Neuilly Yo Mama!

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Neuilly Yo Mama!
DVD cover depicting in the foreground an Arab boy with a duffel bag, and in the background a family standing in front of a fancy house. The words Neuilly sa mère ! are visible in front of the family.
DVD cover
Directed by Gabriel Julien-Laferrière
Produced by Djamel Bensalah
Isaac Sharry
Screenplay by Philippe de Chauveron, Marc de Chauveron
Starring Samy Seghir
Cinematography Pascal Gennesseaux
Edited by Jean-François Elie
Distributed by TFM Distribution
Release date
  • 12 August 2009 (2009-08-12) (France)
Running time
97 minutes
Country France
Language French
Budget $5.6 million
Box office $22.2 million[1]

Neuilly Yo Mama! or Neuilly sa mère ! is a 2009 French comedy film directed by Gabriel Julien-Laferrière. It stars Samy Seghir as a beur teenager who moves from the housing projects to the upscale neighborhood of Neuilly-sur-Seine. Because of its use of social inequality as a comedic device, it has been compared to the 1988 French comedy Life is a Long Quiet River (La vie est un long fleuve tranquille).[2][3][4]

A word-for-word translation of the film's title is "Neuilly her mother!". The title is a play on the vulgar French insult nique ta mère ("Screw your mother"), in which Neuilly effectively serves as a euphemism.


Fourteen-year-old Sami (Samy Seghir) is a beur (a French person of North African descent) living in Chalon-sur-Saône, a relatively poor city in the Burgundy region. When his widowed mother (Farida Khelfa) takes a job working on a boat, she sends Sami to live with her sister Djamila (Rachida Brakni), who is married to Frenchman Stanislas de Chazelle (Denis Podalydès). They live in the upscale neighborhood of Neuilly-sur-Seine, an affluent suburb of Paris, with Stanislas' two children from his prior marriage: Charles (Jérémy Denisty), who aspires to be a politician someday, and Caroline (Chloé Coulloud). At first Charles resents Sami's presence in his house, but they gradually become friends. Sami enrolls in classes at Saint-Exupéry, a private school there.

Sami is made fun of by many of his classmates at school, particularly Guilain Lambert (Mathieu Spinosi). He impresses the blonde violinist Marie (Joséphine Japy), however, with his tender side: during a music class one of the pieces moves him to tears by making him think of his friends back in Chalon. He and Marie become friends. Guilain, who also has his eye on Marie, gets revenge by tricking Sami into eating pork (which Sami cannot eat, as it is haraam), and Sami retaliates by beating up Guilain. Marie chides Sami, saying she will not tolerate violent boys, but they soon make up. Later, though, when Guilain and Charles end up running against one another in the class elections, Guilain hires a local thug Malik (Booder) to mug Sami and Charles. They manage to escape from Malik and his thugs, but Malik gives Sami a black eye in the process; when Marie sees the black eye, she becomes angry with Sami, thinking he got in a fight again.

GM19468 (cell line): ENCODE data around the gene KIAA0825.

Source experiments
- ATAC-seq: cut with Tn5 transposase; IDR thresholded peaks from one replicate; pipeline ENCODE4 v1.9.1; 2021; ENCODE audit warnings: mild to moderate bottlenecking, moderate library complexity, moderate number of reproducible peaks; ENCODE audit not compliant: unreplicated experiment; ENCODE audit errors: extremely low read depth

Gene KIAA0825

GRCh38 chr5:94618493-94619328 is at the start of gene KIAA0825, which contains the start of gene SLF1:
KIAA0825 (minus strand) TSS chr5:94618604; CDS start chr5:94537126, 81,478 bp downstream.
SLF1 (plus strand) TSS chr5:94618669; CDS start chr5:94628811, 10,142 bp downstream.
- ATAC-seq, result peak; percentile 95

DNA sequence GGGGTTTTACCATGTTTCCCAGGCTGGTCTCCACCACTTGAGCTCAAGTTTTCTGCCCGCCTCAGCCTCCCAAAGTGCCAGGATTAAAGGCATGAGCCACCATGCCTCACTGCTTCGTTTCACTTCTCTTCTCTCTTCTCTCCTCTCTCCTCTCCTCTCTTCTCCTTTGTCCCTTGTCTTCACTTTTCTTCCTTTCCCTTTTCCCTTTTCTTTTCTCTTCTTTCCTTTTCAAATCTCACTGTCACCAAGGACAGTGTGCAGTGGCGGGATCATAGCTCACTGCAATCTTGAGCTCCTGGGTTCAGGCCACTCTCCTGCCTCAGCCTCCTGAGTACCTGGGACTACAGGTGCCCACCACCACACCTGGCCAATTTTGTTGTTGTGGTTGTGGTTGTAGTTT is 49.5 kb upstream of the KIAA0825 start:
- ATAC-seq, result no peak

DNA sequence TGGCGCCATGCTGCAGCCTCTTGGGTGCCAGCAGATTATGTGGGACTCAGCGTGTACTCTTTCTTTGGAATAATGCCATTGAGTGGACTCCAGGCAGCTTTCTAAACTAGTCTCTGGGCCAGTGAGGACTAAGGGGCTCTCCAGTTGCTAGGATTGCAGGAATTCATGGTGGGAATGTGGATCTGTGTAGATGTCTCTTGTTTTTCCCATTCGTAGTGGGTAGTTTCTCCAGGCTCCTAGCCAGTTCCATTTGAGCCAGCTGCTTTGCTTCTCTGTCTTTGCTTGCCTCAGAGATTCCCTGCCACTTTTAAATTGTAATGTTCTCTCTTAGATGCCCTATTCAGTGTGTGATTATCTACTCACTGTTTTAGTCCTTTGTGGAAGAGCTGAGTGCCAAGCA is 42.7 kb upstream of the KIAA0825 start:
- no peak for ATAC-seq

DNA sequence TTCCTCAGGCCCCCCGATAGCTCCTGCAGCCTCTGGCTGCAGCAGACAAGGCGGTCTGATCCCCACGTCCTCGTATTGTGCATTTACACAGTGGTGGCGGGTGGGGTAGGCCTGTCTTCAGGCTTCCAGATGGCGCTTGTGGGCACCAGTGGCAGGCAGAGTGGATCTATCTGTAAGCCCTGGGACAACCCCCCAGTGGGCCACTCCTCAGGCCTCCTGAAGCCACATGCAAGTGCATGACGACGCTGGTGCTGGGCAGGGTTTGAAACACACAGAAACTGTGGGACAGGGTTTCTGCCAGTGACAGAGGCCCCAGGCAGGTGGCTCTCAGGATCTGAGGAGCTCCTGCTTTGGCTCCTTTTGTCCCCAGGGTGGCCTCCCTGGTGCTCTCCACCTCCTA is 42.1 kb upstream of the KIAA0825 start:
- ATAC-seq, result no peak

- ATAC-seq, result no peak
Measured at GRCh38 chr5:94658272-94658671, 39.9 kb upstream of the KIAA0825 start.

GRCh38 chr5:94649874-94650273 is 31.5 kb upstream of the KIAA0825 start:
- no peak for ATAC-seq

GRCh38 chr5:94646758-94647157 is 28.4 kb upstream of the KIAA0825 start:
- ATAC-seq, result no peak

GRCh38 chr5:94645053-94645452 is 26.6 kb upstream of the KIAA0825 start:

Sami and Charles decide to throw a party in their house, to try to win votes for Charles for the class delegate election. Marie comes to the party and has forgiven Sami, but before they can talk Malik and his friends show up to trash the house. Some friends Sami invited from Chalon (Shaiko Dieng and Pierre Louis Bellet), however, soon arrive, and with their help the partygoers give Malik a beating and chase him and his thugs away. Malik finds Guilain and, thinking Guilain set him up, gives him a beating that sends him to the emergency room. Guilain and his mother encounter Sami's aunt Djamila and uncle Stanislas at the hospital, and tell them that the beating was Sami's fault. Djamila, enraged, returns home and tells Sami she is sending him back to his mother.

Marie finds Malik and pays him to tell the school headmistress (Josiane Balasko) that he is responsible for Guilain's beating, however he refuses the cash and told her that he had already told the story to the headmistress. The Headmistress informs Djamila, and she forgives Sami. Charles wins the election with the help of a well-written letter to the class, and goes on to meet all of Sami's friends back in Chalon, urging them to remember his name and vote for him in the future. Sami stays in Neuilly-sur-Seine, and begins a romantic relationship with Marie.



The film's title track was recorded by Faf Larage and Magic System.[5]


Cyril Perraudat, reviewing for, gives the film a score of 5 out of 10, calling it "a pile of clichés" ("un tas de clichés") and saying it will not be remembered ("ne restera pas dans les mémoires"), although he praises Seghir's acting in the role of Sami.[6] Cine'Magic, in that blog's review, states that the film is boring and too "déjà-vu".[7] Marwan Chahine of Libération magazine, on the other hand, praised the film's political jokes and allusions to political personalities.[4]


  1. ^ "Neuilly sa mère (2009)". JP Box Office. Retrieved 2009-12-08. 
  2. ^ ""Neuilly sa mère": Dans la misère des banlieues riches (Neuilly sa mère: in the misery of rich suburbs)". Le Monde. 2009-08-11. 
  3. ^ Aubron, Arnaud (2009-08-12). "" Neuilly sa mère " : le cinéma est un long fleuve tranquille (Neuilly sa mère: cinema is a long quiet river)". Rue 89. Retrieved 2010-09-24. 
  4. ^ a b Chahine, Marwan (2009-08-13). "" Neuilly sa mère  ! ", un Groseille chez Sarko (Neuilly sa mère: a Groseille [character from Life is a Long Quiet River] in Sarkozy's town)". Libération. Retrieved 2010-09-24.  hair space character in |title= at position 18 (help)
  5. ^ "New single, Neuilly Sa Mère !". 2009-08-07. Retrieved 2010-09-24. 
  6. ^ Perraudat, Cyril. "Neuilly Sa Mère !". 
  7. ^ "Neuilly Sa Mère ! (2008)". Cine'Magic. 2010-08-31. Retrieved 2010-09-24. [unreliable source?]

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